You're at: The Temporal Lobe

The temporal lobe is part of the cerebrum. It lies at the side of the brain, beneath the lateral or Sylvian fissure. Seen in profile, the human brain looks something like a boxing glove. The temporal lobe is where the thumb would be.

Behind (posterior to) the temporal lobe is the occipital lobe, where visual information first reaches the cortex. Above and to the rear is the parietal lobe. The temporal lobe encloses the hippocampus and amygdala.


The top (superior) part of the temporal lobe includes an area (within the Sylvian fissure) where auditory signals from the cochlea (relayed via several subcortical nuclei) first reach the cerebral cortex. This part of the cortex (primary auditory cortex) is involved in hearing. Adjacent areas in the superior, posterior and lateral parts of the temporal lobe are involved in high-level auditory processing. In humans this includes speech, for which the left temporal lobe in particular seems to be specialized. Wernicke's area which spans the region between temporal and parietal lobes plays a key role (in tandem with Broca's area, which is in the frontal lobe). The functions of the left temporal lobe are not limited to low-level perception but extend to comprehension, naming, verbal memory and other language functions.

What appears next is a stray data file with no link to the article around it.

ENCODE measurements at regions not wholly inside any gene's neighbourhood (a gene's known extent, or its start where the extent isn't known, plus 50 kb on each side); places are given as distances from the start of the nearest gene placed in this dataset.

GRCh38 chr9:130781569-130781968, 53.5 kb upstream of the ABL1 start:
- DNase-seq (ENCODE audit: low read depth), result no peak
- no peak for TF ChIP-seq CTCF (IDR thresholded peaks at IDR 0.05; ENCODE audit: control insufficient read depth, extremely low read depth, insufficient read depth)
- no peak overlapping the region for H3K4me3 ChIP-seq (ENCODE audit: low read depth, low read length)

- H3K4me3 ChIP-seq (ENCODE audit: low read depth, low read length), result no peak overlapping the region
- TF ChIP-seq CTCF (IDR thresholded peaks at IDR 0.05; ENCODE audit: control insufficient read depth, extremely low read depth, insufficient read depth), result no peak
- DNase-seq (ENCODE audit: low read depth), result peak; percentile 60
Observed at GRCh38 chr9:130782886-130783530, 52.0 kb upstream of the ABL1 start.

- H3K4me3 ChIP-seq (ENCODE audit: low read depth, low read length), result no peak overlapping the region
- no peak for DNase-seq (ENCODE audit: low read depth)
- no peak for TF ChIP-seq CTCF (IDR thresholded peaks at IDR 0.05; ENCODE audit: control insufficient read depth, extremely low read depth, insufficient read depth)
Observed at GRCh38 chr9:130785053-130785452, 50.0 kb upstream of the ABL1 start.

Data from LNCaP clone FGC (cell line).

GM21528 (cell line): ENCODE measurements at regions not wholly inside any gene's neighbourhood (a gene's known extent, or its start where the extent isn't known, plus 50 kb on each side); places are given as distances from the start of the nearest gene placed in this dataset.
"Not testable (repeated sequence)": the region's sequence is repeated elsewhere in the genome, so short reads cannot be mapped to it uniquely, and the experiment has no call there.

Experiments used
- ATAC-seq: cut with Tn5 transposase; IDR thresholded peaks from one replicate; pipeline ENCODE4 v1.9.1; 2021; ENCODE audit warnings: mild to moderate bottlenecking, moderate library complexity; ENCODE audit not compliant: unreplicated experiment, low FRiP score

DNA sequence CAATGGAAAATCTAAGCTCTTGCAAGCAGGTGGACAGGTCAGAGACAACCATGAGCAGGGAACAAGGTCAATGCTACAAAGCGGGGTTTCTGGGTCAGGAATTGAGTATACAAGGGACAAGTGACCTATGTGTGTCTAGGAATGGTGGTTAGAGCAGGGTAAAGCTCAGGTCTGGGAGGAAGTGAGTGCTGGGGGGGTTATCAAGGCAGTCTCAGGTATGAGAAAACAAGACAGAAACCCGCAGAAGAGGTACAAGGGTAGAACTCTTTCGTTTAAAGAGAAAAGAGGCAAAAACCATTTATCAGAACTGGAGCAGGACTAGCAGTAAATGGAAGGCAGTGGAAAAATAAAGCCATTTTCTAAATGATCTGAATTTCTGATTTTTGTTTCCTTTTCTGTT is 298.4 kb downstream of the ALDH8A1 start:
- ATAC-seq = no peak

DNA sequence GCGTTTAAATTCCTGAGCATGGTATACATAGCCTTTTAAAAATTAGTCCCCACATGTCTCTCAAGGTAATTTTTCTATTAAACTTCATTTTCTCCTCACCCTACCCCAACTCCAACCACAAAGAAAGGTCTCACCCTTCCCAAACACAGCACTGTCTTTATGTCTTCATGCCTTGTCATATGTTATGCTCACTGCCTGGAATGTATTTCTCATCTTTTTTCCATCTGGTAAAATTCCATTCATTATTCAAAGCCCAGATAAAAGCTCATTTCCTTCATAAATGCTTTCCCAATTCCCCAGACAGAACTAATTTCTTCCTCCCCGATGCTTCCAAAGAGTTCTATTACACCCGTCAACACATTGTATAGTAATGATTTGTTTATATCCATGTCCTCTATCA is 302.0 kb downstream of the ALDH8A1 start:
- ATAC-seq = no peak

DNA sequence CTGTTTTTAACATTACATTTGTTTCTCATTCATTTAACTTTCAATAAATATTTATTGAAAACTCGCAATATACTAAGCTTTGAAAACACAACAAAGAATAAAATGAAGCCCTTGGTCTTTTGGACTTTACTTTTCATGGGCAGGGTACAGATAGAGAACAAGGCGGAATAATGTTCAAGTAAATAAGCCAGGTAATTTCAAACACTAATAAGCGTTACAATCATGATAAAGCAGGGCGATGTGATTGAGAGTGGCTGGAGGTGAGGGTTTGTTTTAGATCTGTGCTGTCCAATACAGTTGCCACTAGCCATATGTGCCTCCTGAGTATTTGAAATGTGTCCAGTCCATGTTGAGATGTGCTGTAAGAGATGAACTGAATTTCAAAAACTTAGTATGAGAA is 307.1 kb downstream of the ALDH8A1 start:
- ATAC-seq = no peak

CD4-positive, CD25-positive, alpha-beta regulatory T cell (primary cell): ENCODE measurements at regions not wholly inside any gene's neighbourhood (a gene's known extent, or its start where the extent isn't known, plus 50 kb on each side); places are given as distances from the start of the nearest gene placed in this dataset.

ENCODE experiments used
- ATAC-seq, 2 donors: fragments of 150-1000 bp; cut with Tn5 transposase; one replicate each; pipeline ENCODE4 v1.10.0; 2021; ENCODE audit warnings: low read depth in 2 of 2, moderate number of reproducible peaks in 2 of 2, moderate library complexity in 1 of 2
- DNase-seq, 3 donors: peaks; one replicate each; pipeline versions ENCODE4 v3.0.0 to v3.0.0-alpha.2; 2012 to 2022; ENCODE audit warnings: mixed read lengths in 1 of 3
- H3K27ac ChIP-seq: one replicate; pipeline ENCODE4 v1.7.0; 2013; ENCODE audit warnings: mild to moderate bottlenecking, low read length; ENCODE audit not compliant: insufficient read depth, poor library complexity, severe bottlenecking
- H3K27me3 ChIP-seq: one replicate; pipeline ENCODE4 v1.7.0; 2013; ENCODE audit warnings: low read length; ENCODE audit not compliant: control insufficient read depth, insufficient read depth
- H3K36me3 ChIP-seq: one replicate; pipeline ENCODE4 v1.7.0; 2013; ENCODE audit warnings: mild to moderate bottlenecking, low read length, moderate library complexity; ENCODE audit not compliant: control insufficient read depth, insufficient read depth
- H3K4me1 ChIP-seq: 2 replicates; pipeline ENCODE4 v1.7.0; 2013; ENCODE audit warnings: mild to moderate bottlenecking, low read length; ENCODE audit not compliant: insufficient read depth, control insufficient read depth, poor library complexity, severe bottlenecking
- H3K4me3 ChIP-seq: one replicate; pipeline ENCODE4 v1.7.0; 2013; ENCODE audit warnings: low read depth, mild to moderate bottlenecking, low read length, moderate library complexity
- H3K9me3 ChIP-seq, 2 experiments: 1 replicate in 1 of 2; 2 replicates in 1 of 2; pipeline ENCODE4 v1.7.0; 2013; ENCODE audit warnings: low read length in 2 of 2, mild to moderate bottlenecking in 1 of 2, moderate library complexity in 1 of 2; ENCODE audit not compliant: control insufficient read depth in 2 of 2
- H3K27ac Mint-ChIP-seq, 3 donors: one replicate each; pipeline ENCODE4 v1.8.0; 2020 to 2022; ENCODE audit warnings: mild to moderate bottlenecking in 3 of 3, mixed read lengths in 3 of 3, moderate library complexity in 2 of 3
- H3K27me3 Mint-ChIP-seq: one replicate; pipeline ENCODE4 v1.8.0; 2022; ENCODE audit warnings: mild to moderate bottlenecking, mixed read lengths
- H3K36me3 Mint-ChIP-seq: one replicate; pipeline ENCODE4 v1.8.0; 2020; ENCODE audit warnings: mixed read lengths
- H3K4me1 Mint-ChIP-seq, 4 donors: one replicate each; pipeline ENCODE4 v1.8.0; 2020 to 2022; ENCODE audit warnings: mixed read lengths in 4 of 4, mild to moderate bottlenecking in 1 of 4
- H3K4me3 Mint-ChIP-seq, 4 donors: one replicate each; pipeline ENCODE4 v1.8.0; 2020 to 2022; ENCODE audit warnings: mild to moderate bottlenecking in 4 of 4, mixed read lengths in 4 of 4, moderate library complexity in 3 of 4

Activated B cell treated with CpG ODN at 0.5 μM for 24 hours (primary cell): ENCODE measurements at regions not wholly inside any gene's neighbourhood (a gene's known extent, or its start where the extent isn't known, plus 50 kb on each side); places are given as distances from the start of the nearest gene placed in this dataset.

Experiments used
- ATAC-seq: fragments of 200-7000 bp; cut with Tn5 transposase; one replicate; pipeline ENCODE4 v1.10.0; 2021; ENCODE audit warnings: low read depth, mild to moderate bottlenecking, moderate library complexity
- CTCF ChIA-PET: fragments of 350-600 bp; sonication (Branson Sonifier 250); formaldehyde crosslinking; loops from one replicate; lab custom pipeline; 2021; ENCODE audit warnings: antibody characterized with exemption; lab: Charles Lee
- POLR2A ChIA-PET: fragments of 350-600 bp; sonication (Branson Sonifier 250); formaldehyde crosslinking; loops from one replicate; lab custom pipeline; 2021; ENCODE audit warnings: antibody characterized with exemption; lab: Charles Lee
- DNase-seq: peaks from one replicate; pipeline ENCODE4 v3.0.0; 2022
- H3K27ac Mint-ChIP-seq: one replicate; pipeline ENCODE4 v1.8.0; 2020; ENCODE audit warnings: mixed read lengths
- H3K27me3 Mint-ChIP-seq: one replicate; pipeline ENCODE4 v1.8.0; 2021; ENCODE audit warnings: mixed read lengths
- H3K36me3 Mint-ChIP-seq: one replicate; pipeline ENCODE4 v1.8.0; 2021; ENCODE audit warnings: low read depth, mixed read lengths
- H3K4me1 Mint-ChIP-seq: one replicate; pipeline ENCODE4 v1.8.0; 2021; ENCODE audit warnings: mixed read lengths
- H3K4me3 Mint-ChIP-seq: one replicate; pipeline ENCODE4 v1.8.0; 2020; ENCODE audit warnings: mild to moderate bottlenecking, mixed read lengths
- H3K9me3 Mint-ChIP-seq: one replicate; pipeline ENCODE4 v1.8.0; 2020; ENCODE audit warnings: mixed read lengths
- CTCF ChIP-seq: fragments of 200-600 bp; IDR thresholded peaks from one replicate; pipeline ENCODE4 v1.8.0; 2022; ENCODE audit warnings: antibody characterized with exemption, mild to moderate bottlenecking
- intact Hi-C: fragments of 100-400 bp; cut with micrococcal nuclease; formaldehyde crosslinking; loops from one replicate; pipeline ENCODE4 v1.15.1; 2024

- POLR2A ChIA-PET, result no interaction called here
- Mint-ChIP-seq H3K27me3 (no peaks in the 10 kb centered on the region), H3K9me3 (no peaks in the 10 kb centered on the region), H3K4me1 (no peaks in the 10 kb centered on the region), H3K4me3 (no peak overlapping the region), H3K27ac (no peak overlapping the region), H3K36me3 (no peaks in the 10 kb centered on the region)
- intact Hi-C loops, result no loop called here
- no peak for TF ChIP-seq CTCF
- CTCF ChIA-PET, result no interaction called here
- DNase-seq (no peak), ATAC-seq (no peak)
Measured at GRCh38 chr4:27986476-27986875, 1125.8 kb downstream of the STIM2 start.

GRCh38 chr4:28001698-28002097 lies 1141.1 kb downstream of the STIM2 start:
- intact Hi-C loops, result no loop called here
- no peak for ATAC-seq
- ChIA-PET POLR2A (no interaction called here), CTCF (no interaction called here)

The underside (ventral) part of the temporal cortex appears to be involved in high-level visual processing of complex stimuli such as faces (fusiform gyrus) and scenes (parahippocampal cortex). Anterior parts of this ventral stream for visual processing are involved in object perception and recognition.

The medial temporal lobe (near the saggital plane that divides left and right cerebral hemispheres) is thought to be involved in episodic/declarative memory. Deep inside the medial temporal lobe, the hippocampus seems to be particularly important for memory function, and it also seems to play a part in controlling spatial behaviour.